Blog Profile / Geotripper

Filed Under:Academics / Geology
Posts on Regator:1254
Posts / Week:2.5
Archived Since:March 16, 2008

Blog Post Archive

A Salute to Cassini-Huygens and the Team Who Successfully Explored Saturn for More Than a Decade

Amid the stupidity emanating from Washington D.C. these days, depression can be a real impediment to a happy life. Other events unrelated to politics give me some sense of hope about the future of humanity, and one of those things is drawing to a close this week: the Cassini-Huygens mission to Saturn. Show More Summary

The Worst Natural Disaster in U.S. History: It wasn't last week, and it won't be this week either

Source: National Weather Service I was doing a quick search for information on the United State's worst ever natural disaster, and found almost immediately that today is the anniversary of that event. That might sound a bit strange, since the media is describing the devastation of Hurricane Harvey as the worst U.S. Show More Summary

Time Heals All Wounds. Or Does it Just Hide Them? The Ghosts of Nelder Grove (Reposted)

According to news reports, the Railroad Fire in the Sierra Nevada has reached the Nelder Grove of Sequoia Trees. It's uncertain what the outcome will be, as the trees are adapted to wildfires, but less so when the forest surrounding the trees is overgrown and stressed by five years of drought. Show More Summary

Houston's Horrific Flooding: Thank Goodness It Can't Happen Here...Eh...Right? Think Again...

What's happening in Houston is beyond belief. And tragically, horrible flooding is happening now in southeast Asia as well, with at least 1,200 people dead. Although the extent of the damage in Houston is not yet known, meteorologists are already calling it unprecedented in American history. Show More Summary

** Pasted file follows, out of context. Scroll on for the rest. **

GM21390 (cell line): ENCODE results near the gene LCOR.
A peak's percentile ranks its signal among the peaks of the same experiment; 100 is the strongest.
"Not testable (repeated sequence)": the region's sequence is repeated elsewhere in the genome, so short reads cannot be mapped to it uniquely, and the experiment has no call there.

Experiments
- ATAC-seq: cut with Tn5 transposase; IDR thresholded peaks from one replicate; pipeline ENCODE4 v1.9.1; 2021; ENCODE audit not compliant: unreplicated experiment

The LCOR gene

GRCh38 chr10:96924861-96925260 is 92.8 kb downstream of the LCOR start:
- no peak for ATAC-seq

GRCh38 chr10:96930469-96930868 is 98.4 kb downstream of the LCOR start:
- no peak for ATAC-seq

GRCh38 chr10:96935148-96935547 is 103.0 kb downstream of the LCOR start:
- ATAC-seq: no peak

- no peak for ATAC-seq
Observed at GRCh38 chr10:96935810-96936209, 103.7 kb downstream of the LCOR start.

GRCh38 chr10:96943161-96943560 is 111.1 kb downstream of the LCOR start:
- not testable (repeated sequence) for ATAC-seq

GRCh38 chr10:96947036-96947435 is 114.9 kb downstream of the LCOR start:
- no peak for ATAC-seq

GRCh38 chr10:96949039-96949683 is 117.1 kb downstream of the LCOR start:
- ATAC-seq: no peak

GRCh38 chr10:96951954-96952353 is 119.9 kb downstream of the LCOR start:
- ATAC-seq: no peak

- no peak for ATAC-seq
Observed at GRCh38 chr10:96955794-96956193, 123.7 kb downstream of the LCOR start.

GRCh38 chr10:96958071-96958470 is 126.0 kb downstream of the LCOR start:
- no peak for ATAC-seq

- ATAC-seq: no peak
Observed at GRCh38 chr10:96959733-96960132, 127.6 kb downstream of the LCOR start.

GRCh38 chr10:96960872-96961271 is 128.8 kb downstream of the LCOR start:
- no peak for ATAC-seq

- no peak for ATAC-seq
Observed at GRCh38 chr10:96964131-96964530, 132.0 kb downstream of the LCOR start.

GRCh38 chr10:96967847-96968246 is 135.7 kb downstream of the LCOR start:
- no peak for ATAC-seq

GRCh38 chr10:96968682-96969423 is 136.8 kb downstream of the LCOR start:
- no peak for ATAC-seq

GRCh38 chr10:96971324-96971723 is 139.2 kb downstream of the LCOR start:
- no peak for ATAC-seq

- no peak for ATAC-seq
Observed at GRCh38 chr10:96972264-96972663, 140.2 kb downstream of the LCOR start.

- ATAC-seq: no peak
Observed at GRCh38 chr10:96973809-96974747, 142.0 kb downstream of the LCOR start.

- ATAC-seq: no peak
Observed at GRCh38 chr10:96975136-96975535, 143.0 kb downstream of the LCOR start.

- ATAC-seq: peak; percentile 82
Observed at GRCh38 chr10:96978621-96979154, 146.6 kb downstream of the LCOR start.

Hope and Willful Ignorance: Why I'm Going to Work This Week

There's road rage. There rage tweeting. And I guess there is rage blogging. I know this because I'm doing it tonight. I'm filled with rage, and feeling somewhat helpless to do anything about it. And yet there is always something that...Show More Summary

The Amazing Disappearing (and Very Dangerous) Mountain: Mt. Rainier

Yes, disappearing. In two senses, one rather personal. Mt. Rainier is actually one of the most obvious, most visible mountains on planet Earth. At 14,411 feet (4,392 meters), it towers over western Washington, and in clear weather can be seen from more than a hundred miles away in some directions. Show More Summary

Just Barely Through the Fog Banks: The Eclipse from Ground Zero, the Oregon Coast

Yeah, I was really taking a chance, choosing to stay on the Oregon Coast for the 2017 eclipse. The reason? The fog. And there was a lot of it. To make the long story short, it never really lifted, but we could still see most of the sights through the clouds. Show More Summary

Notes From the Eclipse Trail (with apologies to Ken Burns)

{Note: This may not work right unless as you read you hear the voices narrating a Ken Burns documentary, like the Civil War, or Baseball...}Dearest Ones...It is August 20, 2017. I pray that our missive arrives intact from the hinterlands of the Oregon Territory. Show More Summary

What do Bears Do in the Redwood Forest? They Eat Apples...

California is the only state whose state designated mammal is extinct. The last California Grizzly Bear died in the 1920s. But we do have bears, but they just aren't quite as terrifying as an angry Grizzly. The only bears native to California today are the Black Bears, a species found all across North America. Show More Summary

After the Disasters that Formed the Crater Lake and Crooked River Calderas, St. Helens was Hardly a Blip...Right? Uh, Right?

Yup, perspective is everything. I've been going on for several posts about prehistoric volcanic eruptions that were pretty much unimaginable in their violence and destructiveness. The Crater Lake eruption took place 7,700 years ago, and put 15 cubic miles of ash into the atmosphere, covering much of the western North America. Show More Summary

What Could be Worse than the Crater Lake Eruption? A look at Smith Rock State Park in Oregon